On April 20, 2023, IGN shared an official teaser trailer on their YouTube site, stating the show was scheduled to premiere in Fall of 2023.[41]

On June 22, 2023, the main voice cast was announced. Eric Bauza will voice Buster, Daffy Duck, and Gossamer, David Errigo Jr. will voice Plucky and Hamton, Tessa Netting will voice Sweetie, Bob Bergen and Cree Summer will reprise their roles as Porky Pig and Elmyra respectively, Candi Milo (the original voice of Sweetie) will now play Granny and Witch Hazel, and Fred Tatasciore will voice Yosemite Sam and the Tasmanian Devil, joining the aforementioned Bergman and Hairston.[42][43] On July 21, 2023, two episodes were screened at San Diego Comic-Con. On the same day, the opening theme was uploaded online, with Matthew Janszen being announced as the composer.[44][45] On August 18, 2023, a new trailer was released, announcing the premiere date as September 8, 2023, on Max and the following day on Cartoon Network.[46]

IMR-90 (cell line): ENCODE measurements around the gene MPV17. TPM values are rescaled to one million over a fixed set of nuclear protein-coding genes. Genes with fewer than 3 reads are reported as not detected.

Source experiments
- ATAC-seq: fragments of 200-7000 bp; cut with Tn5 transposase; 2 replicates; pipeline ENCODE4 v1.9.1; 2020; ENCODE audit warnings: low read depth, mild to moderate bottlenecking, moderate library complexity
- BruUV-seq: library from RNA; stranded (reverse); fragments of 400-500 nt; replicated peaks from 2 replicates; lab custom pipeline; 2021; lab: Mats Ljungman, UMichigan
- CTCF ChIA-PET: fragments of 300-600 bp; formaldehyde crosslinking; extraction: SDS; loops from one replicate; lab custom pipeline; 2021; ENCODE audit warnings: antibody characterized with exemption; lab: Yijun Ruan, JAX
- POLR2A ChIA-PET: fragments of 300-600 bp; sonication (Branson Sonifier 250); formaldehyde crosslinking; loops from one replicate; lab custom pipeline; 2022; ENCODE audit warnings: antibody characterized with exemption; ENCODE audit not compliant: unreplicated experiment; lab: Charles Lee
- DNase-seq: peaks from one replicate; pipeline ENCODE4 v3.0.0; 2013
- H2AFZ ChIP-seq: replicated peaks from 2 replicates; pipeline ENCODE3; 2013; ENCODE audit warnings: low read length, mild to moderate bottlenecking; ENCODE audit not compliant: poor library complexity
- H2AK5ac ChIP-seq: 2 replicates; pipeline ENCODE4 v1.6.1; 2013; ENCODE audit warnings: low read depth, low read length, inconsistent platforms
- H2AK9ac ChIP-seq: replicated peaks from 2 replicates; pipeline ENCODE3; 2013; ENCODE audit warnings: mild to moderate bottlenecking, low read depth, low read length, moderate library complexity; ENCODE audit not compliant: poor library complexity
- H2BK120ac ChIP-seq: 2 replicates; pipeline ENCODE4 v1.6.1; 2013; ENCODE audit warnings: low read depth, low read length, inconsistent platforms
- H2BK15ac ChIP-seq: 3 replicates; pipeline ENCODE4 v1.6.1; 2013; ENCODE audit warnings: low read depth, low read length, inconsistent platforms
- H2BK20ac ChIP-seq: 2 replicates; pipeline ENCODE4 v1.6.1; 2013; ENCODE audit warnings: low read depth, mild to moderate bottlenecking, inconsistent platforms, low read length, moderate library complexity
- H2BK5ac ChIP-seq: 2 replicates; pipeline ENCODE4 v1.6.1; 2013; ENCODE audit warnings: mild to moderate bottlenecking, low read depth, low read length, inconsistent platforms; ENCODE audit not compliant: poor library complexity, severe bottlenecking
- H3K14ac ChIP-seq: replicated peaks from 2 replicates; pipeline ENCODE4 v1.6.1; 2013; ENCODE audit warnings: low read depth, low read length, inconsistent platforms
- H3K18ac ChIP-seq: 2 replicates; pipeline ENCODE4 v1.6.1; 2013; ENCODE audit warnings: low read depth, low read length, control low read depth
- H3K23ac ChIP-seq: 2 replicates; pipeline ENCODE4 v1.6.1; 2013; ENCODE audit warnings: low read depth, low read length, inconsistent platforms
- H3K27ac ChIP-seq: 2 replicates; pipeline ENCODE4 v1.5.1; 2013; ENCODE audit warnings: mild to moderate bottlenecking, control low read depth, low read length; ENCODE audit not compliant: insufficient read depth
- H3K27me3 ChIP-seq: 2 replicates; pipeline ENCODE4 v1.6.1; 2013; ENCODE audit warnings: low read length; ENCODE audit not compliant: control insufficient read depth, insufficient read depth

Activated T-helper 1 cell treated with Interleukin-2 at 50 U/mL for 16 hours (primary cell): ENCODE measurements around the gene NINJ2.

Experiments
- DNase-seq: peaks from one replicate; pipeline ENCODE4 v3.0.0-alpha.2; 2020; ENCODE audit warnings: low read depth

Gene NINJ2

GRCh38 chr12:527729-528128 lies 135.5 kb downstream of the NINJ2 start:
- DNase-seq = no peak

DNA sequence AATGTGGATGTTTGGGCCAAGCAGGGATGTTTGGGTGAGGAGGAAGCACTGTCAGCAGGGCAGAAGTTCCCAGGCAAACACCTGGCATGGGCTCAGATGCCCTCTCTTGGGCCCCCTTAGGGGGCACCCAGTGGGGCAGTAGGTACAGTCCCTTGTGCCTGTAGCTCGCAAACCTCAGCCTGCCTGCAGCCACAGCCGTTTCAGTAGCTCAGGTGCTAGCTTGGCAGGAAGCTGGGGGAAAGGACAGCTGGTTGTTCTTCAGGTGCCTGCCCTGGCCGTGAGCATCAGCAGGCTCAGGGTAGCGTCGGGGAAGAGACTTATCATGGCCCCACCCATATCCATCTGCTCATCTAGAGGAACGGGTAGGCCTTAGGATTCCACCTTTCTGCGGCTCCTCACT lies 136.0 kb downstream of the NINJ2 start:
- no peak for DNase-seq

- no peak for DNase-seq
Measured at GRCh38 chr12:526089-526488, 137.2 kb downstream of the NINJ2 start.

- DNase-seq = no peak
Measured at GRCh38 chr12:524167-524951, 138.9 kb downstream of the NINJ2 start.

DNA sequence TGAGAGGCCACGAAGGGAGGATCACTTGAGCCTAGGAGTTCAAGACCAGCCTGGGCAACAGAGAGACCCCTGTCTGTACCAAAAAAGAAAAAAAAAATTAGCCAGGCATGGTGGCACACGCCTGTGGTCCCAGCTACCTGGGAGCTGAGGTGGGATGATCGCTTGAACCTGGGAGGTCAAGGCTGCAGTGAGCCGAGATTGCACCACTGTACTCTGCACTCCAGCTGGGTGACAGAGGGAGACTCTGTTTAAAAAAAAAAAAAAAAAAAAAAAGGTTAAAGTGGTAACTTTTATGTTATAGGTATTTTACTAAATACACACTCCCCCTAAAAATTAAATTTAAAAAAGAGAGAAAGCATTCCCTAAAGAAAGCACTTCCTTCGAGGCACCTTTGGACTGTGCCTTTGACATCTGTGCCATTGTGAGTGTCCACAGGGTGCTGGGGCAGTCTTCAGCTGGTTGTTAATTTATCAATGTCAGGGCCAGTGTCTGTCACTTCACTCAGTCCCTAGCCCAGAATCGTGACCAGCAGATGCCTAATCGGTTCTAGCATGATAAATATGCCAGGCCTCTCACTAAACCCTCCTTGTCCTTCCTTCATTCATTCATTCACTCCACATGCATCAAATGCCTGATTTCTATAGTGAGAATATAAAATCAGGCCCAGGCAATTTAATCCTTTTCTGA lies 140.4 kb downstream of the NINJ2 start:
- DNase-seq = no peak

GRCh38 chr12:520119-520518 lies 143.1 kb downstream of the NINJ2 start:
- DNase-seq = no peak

References

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  4. ^ a b Mendoza, N.F. (March 27, 1994). "Shows for youngsters and their parents too: Spielberg's 'Tiny Toons' break for prime time and the rites of spring". The Los Angeles Times. El Segundo, California: Los Angeles Times Communications LLC. ISSN 2165-1736. Archived from the original on April 11, 2020. Retrieved May 10, 2011.
  5. ^ a b c d e f g h i j k l Miller, Bob (1990). "NEW TOONS ON THE BLOCK: They're attending Acme Looniversity & hoping to graduate as classic cartoon characters". Comic Scene. No. 15. Starlog Group. pp. 33–39, 68.
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  7. ^ a b c d e Lambert, David (September 9, 2012). "Tiny Toon Adventures - Long-Awaited 'Volume 3' DVD Brings Toons from 2nd, 3rd Season". TV Shows on DVD. Archived from the original on September 29, 2012. Retrieved September 28, 2012.